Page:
Decarbonisation is important, but at what cost? (Part 1)
11th Sep 2017
Let me state (again for the record) that climate change is real, it will have huge consequences across the globe and that the least well-off are the ones most likely to suffer most.
I am passionate about tackling climate change for that reason. The challenge I offer up though, is are we reducing carbon emissions in the most economically rational way?
To examine the question further, I went back in time to the debate around the Climate Change Bill (before it became law) to see what nuggets I could glean. When the Bill was first published, it set out to create a legally binding target of carbon emission reduction of at least 26 per cent by 2020 and 60 per cent by 2050, compared to 1990 levels.
But did you know that the UK Climate Change Programme has been ongoing since 1994? The John Major Government (remember him?) set a target to return to 1990 emission levels by 2000. How easy it must have sounded then.
In 2000, the Royal Commission on Environment Pollution highlighted the need to set a long-term target of at least 60 per cent by 2050. Whilst there may have been some action, the truth is little changed in overall UK carbon emissions.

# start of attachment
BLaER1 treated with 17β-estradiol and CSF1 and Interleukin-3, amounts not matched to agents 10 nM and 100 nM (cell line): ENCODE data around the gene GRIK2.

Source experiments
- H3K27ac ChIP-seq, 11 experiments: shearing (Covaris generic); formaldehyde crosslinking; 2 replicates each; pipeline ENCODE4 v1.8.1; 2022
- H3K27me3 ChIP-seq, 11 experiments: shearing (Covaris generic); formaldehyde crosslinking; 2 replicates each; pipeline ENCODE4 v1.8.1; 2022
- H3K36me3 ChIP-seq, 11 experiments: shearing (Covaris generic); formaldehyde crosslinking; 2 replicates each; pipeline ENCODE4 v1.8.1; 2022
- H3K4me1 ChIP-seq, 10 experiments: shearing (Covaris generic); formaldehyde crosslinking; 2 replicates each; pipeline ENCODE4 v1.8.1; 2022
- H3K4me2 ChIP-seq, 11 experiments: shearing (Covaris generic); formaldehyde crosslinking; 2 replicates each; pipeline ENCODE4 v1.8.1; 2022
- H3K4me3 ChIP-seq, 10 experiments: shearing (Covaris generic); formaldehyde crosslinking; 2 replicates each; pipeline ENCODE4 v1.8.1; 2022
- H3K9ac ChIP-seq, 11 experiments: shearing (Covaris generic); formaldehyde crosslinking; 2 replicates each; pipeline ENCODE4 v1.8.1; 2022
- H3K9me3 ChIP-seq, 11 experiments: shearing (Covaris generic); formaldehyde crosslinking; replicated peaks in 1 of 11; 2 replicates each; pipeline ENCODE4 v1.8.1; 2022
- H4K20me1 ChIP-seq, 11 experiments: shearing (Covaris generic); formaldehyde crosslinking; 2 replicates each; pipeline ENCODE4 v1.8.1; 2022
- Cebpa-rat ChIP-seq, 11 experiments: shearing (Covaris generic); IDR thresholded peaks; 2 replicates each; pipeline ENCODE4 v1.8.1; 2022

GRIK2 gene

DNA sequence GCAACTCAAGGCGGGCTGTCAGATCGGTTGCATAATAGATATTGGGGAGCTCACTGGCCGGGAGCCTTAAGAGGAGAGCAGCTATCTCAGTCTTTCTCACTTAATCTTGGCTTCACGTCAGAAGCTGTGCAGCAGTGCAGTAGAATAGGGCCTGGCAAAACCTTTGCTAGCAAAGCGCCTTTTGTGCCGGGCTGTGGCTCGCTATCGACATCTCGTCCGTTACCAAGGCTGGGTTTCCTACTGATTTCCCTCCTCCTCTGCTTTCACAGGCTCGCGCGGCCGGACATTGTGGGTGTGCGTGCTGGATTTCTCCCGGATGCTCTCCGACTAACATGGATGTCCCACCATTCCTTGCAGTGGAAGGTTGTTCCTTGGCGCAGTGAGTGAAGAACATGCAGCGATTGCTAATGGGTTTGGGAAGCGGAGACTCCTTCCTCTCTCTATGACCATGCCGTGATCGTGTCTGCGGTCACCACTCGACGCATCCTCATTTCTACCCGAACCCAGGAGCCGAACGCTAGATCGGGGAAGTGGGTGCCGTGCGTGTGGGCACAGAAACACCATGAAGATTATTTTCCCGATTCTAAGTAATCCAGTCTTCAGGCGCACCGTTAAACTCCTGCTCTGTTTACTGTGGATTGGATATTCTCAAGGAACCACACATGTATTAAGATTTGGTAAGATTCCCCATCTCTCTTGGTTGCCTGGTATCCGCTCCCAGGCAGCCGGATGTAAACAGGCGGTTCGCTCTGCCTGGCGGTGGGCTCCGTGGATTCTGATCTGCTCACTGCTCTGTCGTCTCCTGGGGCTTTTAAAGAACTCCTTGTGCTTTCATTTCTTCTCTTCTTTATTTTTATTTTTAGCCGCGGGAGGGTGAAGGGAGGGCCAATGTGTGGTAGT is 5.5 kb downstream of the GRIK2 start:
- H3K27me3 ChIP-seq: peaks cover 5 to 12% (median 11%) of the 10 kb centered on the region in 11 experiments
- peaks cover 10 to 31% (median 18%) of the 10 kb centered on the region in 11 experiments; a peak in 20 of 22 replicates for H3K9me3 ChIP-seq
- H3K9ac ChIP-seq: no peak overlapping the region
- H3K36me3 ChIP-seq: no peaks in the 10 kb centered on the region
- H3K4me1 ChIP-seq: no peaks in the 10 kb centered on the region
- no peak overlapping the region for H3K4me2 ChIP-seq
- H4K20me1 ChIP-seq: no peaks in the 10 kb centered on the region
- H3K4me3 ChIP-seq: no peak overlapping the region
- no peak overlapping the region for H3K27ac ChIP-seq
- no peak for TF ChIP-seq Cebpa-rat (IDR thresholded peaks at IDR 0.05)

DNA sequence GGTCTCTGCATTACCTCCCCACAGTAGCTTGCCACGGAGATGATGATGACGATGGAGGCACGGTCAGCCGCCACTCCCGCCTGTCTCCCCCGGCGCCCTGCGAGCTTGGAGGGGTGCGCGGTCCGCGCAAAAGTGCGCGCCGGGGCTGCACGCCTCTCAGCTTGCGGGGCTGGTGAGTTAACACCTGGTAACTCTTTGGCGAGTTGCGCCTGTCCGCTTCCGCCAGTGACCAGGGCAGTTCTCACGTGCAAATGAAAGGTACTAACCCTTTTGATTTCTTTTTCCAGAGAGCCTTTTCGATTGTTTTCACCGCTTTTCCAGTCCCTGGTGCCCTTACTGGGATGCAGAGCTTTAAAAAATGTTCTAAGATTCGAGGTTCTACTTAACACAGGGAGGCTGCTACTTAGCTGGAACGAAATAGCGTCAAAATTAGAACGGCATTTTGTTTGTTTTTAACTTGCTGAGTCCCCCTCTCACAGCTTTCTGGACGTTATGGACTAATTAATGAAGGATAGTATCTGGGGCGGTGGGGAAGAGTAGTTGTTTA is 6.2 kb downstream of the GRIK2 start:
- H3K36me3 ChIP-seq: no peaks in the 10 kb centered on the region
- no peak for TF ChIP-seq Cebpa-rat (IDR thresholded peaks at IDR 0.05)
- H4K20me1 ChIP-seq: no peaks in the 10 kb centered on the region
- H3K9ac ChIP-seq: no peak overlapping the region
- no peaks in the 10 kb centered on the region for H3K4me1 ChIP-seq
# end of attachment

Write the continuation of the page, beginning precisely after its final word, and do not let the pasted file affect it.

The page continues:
In 2005 “The Big Ask” campaign fronted by a number of NGOs started to campaign for tougher targets. The suggestion was for an annual reduction of 3 per cent. In 2006, the then leader of the Opposition, David Cameron (remember him?), called for both annual targets of 3 per cent and overall reductions of 60 per cent (that was in his hug-a-huskie days).
So in 2007 the draft Climate Change Bill was introduced. By this time the new PM, Gordon Brown (remember him?) had taken over and announced the commitment to at least a 60 per cent reduction, but asked the Committee on Climate Change to investigate the emerging evidence that the reduction needs to be 80 per cent to avoid the worst aspect of global warming. The rest is history.
Next week, I’ll look at an aspect of the legislation that hasn’t received much attention to date but could be interesting in finding the least cost option.
Mike Foster, CE
EUA's Chief Executive
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